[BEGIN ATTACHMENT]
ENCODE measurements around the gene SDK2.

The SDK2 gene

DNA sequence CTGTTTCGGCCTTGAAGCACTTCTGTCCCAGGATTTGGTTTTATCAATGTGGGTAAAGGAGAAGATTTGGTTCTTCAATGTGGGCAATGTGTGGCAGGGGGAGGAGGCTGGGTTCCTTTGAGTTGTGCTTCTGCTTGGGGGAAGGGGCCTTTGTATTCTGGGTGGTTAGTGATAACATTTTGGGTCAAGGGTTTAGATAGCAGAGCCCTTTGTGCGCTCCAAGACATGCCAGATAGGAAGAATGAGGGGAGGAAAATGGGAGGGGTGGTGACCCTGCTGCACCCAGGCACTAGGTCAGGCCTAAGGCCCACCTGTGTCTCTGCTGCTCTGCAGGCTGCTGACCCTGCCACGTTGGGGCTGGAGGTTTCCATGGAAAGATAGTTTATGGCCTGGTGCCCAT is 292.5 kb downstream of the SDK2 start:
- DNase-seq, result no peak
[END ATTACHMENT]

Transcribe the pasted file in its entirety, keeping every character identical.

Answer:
ENCODE measurements around the gene SDK2.

The SDK2 gene

DNA sequence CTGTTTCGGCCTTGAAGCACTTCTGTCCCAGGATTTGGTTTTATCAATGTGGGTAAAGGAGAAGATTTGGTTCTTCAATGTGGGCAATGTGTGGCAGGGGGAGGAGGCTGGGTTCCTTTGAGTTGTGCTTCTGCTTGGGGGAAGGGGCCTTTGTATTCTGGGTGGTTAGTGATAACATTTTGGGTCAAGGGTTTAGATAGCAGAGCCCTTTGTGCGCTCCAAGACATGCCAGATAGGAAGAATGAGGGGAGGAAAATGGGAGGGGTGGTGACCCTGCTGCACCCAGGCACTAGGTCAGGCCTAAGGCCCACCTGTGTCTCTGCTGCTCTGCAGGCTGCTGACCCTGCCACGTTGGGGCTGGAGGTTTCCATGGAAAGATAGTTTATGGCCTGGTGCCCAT is 292.5 kb downstream of the SDK2 start:
- DNase-seq, result no peak